Helaine Blumenfeld (21:45): So that day, he said, “Would you like to work with me?” I said, “Yes.” “So be there tomorrow at eight. You have to tell me always you’ll be there at eight and stay till five.” That was my rules. He hardly taught anything in terms of “do this” or “do that”, and you work with a great sculpture and you learn by example. I had no idea that to be a sculptor meant that kind of commitment.

Sarah Monk (22:11): I know it’s a very difficult question, but is there a way of describing your work?

Helaine Blumenfeld (22:17): I am trying to portray something spiritual in my work. My work is very, very thin. Light can come through it now in marble, it’s very luminous. It seems almost weightless. People will look at something and think it can be lifted up like that, because it’s done so thin. I think in the last group of work, which is very much about the light within, there does seem to be a source of light emanating from within coming out.

Helaine Blumenfeld (22:51): Someone called on… Who is a professor doing brain imaging, and he was doing a study of the center of the brain that dealt with beauty, and he came to me and said, would I be interested in doing something with the Welcome Institute showing a number of my most beautiful pieces and maybe having people look at them and having them sort of plugged into his scientific method of measuring, and his idea of what was beautiful in my work was very simple pieces that sort of soar upwards, and they are very spiritual, and they’re also sometimes very thin, and they’re apprehended instantly, but for me, my most beautiful pieces are the most complex ones where so many centers of your brain are types, many centers of memory. You look at it and something there you see and embrace, some place else. You see a sunset. It’s where a multitude of images come to you. Those are the beautiful ones. It doesn’t come like that. It comes over time, and every time you see it, that happens again.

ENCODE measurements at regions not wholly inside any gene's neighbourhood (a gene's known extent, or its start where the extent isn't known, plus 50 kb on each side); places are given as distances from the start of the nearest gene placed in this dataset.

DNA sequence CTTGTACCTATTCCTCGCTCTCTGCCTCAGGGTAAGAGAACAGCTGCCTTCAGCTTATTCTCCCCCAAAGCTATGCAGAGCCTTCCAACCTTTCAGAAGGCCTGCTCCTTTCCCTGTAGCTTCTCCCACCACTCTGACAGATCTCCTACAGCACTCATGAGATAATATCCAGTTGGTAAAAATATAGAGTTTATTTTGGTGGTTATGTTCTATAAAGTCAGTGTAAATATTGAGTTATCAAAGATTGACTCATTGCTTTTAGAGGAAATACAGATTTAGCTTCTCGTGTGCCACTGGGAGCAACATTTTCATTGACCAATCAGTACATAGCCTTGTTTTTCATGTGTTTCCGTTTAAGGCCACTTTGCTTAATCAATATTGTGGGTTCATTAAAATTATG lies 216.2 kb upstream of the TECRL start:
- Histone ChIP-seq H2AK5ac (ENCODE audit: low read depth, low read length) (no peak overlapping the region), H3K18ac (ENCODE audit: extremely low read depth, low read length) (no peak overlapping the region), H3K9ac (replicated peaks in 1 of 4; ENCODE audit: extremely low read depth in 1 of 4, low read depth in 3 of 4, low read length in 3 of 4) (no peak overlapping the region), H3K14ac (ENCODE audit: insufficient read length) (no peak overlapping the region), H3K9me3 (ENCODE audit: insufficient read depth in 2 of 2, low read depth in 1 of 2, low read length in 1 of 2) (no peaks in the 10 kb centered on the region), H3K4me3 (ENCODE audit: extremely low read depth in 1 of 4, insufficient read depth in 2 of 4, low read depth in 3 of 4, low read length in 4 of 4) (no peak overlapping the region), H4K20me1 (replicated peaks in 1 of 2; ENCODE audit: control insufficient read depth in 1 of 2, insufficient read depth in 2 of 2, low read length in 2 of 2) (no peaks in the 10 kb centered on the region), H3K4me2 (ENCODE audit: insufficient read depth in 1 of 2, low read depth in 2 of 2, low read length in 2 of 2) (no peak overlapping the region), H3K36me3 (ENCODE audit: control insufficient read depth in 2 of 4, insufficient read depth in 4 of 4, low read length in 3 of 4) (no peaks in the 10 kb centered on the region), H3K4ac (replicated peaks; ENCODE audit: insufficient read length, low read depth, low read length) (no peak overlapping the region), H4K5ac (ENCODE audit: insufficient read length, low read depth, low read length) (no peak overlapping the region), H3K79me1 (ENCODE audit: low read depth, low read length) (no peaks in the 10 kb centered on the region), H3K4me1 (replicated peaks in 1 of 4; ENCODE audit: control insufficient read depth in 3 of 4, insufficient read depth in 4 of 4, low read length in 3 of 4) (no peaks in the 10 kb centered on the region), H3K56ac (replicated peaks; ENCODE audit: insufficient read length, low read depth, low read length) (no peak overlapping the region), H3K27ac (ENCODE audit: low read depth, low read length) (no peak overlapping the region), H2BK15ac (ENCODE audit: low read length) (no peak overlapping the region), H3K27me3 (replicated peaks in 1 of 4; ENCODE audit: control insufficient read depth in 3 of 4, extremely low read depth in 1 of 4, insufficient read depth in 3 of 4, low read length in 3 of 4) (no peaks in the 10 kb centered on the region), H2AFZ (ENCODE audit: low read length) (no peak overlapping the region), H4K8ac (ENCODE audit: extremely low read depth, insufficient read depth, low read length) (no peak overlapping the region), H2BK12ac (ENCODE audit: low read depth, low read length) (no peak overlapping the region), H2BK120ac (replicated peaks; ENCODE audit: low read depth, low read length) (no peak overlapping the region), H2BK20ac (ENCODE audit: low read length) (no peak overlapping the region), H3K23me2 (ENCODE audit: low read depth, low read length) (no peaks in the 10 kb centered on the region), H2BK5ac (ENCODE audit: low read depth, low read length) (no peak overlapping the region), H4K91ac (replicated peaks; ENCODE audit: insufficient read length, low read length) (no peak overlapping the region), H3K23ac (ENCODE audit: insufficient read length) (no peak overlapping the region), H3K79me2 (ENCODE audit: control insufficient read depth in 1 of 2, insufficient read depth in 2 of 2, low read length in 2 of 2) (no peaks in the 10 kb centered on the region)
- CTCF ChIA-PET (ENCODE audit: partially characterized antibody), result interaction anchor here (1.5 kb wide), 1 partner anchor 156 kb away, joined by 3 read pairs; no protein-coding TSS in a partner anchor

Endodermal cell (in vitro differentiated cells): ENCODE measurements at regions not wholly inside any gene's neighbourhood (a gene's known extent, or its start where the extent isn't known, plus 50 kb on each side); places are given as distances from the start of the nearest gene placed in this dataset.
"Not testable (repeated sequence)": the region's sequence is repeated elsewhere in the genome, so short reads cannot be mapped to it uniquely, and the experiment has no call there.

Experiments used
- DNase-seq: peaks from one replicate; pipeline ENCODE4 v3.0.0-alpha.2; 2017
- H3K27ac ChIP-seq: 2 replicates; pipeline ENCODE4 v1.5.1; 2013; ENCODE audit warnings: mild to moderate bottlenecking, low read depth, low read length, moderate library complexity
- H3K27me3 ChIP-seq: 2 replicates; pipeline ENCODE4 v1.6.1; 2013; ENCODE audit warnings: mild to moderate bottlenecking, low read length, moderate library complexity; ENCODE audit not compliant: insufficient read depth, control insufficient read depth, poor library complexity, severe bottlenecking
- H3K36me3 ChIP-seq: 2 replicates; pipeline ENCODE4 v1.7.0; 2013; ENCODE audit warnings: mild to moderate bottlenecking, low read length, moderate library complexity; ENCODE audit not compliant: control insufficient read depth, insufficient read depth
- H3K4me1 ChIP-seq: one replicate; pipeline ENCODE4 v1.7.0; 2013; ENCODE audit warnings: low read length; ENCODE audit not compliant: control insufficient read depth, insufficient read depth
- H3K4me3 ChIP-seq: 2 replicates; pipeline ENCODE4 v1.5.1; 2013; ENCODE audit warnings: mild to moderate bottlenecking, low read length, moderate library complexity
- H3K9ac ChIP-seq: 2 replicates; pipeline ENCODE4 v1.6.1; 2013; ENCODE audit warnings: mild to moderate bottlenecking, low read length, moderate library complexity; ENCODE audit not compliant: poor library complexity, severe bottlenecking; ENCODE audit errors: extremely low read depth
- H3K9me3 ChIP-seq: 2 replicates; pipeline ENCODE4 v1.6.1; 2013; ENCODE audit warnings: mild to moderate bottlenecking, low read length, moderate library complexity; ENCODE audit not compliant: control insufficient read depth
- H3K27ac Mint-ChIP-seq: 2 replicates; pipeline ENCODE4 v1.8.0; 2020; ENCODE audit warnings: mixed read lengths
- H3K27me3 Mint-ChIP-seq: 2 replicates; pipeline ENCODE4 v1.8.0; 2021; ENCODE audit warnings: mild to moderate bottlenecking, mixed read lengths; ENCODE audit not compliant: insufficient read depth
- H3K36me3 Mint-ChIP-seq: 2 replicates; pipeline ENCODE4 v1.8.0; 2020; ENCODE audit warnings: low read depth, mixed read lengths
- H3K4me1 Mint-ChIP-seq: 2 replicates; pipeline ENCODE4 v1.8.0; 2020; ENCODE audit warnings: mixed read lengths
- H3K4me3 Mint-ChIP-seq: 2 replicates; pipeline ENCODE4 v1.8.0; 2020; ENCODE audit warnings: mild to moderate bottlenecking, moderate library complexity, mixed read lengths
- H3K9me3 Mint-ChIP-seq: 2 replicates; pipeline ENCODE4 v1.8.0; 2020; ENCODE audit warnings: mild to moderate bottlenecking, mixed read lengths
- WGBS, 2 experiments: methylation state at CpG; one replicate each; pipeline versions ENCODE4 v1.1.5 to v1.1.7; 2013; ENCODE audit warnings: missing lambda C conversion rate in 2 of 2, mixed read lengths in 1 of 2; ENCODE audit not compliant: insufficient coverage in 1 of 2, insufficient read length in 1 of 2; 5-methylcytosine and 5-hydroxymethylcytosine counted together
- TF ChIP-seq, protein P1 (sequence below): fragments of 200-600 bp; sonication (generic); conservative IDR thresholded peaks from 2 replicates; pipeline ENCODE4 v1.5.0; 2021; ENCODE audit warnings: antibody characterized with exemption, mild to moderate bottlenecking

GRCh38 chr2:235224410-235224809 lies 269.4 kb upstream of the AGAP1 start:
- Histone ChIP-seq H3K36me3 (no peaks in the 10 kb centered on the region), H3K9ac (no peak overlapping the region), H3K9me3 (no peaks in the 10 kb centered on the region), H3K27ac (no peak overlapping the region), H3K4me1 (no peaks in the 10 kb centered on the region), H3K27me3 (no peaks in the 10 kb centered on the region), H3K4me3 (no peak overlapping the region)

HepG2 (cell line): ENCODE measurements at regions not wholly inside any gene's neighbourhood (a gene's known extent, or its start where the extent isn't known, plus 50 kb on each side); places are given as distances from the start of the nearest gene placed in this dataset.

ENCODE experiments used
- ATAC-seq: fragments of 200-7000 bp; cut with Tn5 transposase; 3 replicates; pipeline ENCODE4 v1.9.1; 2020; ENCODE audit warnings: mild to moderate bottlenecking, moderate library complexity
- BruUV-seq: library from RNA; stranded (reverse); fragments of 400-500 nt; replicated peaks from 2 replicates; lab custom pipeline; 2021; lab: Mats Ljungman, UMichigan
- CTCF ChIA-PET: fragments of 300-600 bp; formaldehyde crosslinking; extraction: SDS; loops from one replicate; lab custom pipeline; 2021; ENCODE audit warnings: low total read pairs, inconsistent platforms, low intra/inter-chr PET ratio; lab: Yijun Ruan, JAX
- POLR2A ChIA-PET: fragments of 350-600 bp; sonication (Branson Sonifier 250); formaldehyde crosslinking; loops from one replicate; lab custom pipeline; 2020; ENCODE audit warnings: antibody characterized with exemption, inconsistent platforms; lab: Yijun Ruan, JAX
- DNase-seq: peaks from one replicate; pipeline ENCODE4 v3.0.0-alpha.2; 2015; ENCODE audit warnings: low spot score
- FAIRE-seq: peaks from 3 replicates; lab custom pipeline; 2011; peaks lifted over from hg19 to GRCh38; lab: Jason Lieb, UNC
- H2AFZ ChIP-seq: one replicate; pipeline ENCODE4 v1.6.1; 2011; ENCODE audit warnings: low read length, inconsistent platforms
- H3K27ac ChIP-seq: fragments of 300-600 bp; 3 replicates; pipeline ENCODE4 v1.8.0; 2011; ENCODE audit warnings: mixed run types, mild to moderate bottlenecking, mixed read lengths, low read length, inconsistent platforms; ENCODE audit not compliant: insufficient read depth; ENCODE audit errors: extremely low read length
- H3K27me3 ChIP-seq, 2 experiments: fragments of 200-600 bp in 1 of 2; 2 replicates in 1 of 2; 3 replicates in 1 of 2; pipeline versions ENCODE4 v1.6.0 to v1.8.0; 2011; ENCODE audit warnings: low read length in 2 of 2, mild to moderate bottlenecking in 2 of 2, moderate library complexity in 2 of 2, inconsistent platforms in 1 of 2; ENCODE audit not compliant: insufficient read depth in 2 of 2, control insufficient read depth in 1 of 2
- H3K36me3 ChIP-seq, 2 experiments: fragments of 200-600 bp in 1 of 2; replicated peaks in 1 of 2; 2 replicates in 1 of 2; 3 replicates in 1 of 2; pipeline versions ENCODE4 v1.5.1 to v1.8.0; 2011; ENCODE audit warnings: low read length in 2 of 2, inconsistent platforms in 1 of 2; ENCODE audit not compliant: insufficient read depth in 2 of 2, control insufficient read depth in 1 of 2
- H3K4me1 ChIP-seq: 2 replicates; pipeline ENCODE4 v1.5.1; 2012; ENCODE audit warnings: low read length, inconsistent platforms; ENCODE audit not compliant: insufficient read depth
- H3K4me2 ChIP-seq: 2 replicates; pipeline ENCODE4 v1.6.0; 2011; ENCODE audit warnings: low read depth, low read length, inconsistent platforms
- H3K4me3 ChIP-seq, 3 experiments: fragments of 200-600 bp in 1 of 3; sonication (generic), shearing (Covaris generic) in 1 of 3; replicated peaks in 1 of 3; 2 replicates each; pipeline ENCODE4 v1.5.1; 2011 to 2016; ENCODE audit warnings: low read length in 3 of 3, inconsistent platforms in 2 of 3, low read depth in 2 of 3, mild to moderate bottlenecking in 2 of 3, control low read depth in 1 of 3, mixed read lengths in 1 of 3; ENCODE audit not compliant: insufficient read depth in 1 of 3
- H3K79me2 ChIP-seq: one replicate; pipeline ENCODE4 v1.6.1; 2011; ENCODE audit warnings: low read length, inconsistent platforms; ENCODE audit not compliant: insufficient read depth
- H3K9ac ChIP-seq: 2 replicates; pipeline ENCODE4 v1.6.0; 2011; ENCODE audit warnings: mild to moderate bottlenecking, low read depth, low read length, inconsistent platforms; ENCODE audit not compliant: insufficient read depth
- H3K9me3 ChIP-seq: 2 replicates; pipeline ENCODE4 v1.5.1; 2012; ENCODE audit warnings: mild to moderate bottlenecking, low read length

Sarah Monk (24:10): Can we speak about the intimacy and isolation at the Hignell?

Helaine Blumenfeld (24:14): Well, the idea for the show was just going to be intimacy, and it started because just before the pandemic, I was to have the largest show I’ve ever had in my life at Canary Wharf, which was going to be 40 major retrospective pieces, large pieces in the lobby of Canada Square, One Canada Square. We called the show Looking Up. I was going to call it Towards the Precipice, because I felt so strongly that society was moving towards, really, a breakdown that we were just on near to a cliff where we could fall off, but that was such a negative title, and I’m not a negative person. I thought, “No, if we look up, maybe we won’t reach that precipice,” because I think some of it did come from a complete breakdown in leadership, in community, in trust, and all the things that sustain us, and a lot of it came from, I think, an overcommitment to technology, where we don’t touch anymore, but that gave me the feeling that some of what was happening was showing us the way that we really needed to… How much it mattered to touch when you couldn’t. How much it mattered to be together when you could only talk on the phone, and how important society was to us.